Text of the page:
1. Why Modernist Claims for Autonomy Matter
  2. Charles Altieri
  3. pp. 1-21
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  1. Competing with "the barbarous clangour of a gong": Why "Theme of the Traitor and the Hero" begins in "Nineteen Hundred and Nineteen"
  2. Rebecca Sheehan
  3. pp. 22-38
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  1. Relativity, Quantum Physics, and Consciousness in Virginia Woolf's To the Lighthouse
  2. Paul Tolliver Brown
  3. pp. 39-62
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  1. "Yes, it can be sad, the sun in the afternoon": Kristevan Depression in Jean Rhys's Good Morning, Midnight
  2. Kristin Czarnecki
  3. pp. 63-82
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  1. "I Was Convulsed, Pitiably Hideous": Convulsive Shock Treatment in Leonora Carrington's Down Below
  2. Ann Hoff
  3. pp. 83-98
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  1. Phenomenology of Absence: Benjamin, Nietzsche and History in Cees Nooteboom's All Souls Day
  2. Philip Broadbent
  3. pp. 99-120
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  1. Outselves: Beckett, Bion and Beyond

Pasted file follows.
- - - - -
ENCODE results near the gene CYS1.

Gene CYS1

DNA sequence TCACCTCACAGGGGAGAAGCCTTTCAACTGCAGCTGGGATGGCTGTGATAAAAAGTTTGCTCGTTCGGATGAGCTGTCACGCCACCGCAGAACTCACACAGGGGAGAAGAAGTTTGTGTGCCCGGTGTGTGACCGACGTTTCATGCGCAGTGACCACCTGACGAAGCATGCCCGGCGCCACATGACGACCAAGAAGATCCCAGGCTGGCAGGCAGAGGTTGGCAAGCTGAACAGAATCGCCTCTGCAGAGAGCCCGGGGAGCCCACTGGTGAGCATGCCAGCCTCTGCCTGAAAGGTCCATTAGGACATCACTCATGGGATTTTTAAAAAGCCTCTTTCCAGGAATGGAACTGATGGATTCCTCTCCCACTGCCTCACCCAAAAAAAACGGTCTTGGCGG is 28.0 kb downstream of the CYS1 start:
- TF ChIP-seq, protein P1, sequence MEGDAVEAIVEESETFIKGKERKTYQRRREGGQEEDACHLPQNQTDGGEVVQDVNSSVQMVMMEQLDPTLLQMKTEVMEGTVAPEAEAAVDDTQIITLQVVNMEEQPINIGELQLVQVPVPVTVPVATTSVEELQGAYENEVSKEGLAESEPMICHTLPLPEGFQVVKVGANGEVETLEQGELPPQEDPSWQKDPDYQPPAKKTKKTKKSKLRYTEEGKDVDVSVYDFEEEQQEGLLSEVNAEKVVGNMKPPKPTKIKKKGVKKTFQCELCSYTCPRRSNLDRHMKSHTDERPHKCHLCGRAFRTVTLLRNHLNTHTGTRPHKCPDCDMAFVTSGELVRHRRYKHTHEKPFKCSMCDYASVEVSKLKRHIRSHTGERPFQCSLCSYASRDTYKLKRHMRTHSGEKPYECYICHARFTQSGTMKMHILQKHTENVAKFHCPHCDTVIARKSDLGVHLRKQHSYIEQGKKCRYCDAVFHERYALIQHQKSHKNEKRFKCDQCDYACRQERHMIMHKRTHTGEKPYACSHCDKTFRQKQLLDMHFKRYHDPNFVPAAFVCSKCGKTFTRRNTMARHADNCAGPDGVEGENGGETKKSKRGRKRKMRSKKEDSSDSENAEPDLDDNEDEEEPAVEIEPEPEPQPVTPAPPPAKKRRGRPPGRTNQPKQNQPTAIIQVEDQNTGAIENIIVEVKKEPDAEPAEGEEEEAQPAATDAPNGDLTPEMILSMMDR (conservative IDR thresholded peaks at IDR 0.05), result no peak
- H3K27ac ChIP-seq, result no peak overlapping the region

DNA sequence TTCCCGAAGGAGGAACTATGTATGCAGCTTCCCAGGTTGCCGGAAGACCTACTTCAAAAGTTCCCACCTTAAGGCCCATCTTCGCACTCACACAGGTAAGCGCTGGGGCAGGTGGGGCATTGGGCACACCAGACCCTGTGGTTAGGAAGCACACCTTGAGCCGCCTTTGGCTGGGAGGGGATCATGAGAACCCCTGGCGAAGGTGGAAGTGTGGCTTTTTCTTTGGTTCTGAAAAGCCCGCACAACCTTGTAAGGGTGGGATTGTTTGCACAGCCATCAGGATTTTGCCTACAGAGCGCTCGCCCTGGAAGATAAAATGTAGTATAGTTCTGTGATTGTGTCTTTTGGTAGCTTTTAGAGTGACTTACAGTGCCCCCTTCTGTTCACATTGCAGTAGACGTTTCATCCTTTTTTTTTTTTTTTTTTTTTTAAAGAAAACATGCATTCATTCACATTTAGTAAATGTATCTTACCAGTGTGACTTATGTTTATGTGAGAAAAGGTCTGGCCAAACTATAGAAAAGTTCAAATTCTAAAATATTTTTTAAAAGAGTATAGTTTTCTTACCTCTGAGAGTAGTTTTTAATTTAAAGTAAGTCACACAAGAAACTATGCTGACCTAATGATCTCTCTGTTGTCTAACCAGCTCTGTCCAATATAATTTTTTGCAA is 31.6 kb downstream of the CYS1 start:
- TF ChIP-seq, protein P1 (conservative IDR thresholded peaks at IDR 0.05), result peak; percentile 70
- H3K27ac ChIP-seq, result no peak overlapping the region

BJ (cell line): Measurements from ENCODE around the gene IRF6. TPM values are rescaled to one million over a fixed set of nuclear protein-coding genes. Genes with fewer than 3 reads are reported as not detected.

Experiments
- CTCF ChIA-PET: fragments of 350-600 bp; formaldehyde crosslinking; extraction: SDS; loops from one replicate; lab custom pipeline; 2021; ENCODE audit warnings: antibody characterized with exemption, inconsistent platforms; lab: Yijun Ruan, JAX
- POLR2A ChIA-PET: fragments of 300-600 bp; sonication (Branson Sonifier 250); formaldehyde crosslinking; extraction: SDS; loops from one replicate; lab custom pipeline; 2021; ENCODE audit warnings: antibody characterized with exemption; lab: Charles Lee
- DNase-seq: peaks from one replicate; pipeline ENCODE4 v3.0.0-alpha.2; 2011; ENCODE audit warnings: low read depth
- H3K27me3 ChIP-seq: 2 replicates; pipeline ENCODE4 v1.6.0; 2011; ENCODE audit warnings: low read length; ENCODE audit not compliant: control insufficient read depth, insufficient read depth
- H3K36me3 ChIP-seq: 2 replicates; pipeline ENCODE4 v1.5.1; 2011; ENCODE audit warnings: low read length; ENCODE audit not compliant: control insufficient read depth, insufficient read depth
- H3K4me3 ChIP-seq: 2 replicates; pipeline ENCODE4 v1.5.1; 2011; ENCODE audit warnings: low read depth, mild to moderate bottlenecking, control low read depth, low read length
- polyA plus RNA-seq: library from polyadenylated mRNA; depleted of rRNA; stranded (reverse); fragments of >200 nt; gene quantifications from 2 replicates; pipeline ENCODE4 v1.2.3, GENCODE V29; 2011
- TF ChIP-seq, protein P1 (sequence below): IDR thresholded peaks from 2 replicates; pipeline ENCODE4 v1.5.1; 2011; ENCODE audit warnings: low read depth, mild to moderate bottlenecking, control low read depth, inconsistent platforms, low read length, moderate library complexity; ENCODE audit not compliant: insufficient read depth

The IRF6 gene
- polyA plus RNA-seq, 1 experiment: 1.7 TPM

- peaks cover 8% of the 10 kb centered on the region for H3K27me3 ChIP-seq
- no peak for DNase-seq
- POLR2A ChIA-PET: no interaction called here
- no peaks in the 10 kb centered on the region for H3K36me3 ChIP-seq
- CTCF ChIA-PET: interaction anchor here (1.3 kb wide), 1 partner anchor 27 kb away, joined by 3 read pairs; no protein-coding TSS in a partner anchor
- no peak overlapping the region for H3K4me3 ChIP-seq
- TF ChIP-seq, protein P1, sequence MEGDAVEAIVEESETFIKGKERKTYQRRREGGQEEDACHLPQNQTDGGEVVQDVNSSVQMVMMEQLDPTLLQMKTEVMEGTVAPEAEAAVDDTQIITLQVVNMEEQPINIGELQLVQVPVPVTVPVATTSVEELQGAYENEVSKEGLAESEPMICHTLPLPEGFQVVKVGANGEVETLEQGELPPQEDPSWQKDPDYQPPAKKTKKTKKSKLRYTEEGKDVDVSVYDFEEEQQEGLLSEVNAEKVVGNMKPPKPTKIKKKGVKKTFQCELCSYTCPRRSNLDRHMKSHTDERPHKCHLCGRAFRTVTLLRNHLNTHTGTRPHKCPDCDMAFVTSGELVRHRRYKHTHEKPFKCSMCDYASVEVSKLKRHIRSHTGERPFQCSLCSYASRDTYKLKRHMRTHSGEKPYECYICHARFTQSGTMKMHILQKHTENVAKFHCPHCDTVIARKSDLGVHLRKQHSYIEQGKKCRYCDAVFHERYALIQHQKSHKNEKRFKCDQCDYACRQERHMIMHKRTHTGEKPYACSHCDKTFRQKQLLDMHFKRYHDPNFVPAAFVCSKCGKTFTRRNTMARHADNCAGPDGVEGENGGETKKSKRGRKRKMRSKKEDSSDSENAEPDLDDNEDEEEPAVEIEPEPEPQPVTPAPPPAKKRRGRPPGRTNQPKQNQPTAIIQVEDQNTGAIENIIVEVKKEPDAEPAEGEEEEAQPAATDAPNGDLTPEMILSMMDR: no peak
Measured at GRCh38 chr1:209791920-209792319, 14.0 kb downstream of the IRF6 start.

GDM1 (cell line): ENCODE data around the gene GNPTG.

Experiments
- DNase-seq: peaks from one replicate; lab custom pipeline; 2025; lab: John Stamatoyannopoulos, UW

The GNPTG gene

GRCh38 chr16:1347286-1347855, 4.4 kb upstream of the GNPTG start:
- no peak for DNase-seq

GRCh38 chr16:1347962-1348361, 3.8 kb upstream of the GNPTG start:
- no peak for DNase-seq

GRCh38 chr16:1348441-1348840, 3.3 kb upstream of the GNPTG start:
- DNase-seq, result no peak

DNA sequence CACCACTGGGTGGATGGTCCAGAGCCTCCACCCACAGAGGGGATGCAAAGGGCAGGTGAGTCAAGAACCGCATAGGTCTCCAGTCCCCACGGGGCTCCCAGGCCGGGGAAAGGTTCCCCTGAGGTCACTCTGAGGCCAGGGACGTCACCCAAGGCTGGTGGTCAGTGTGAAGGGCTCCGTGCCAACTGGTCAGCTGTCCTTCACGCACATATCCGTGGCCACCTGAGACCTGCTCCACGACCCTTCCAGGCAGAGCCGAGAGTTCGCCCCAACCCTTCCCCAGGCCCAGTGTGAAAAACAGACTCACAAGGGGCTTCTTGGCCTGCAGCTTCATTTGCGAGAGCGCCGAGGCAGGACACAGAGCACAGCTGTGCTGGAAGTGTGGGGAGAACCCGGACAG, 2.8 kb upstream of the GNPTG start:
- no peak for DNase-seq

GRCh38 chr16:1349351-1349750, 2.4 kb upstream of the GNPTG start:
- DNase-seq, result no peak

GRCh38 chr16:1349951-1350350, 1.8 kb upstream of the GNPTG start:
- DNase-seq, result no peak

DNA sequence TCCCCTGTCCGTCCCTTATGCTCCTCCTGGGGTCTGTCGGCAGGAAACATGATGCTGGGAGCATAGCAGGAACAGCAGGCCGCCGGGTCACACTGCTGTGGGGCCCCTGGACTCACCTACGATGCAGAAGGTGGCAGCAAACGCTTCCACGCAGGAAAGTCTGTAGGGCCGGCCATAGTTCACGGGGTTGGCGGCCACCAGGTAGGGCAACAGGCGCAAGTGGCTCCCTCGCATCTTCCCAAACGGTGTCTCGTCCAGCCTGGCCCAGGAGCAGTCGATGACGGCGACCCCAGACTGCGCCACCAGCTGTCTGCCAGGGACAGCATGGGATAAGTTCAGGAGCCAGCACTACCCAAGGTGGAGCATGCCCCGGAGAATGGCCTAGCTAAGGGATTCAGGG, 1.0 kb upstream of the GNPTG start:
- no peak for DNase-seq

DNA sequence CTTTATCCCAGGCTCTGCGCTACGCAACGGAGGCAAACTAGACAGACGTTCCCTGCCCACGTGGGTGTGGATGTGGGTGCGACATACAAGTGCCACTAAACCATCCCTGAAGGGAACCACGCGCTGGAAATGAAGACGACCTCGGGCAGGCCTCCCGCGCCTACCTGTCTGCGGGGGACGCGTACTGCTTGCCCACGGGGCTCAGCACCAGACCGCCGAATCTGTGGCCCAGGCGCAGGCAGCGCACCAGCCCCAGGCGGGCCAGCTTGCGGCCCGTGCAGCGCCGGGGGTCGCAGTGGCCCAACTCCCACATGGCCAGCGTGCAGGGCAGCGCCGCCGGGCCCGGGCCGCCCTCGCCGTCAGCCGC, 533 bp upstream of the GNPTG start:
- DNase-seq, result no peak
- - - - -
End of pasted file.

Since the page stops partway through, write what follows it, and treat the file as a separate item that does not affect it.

2. Luke Thurston
  3. pp. 121-143
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  1. From "Ha he hi ho hu. Mummum" to "Haw! Hell! Haw!": Listening to Laughter in Joyce and Beckett
  2. Adrienne Janus
  3. pp. 144-166
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  1. Reading Beckett's Chora
  2. Gina Masucci MacKenzie
  3. pp. 167-175
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  1. Modernism's Weird Sisters: A Review of Christine Coffman's Insane Passions
  2. Jonathan Eburne
  3. pp. 176-178
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  1. From Text To . . .
  2. Timothy Carmody
  3. pp. 179-183
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  1. Editor's Introduction
  2. Jean-Michel Rabaté
  3. pp. v-vi
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  1. Notes on Contributors
  2. pp. 184-186
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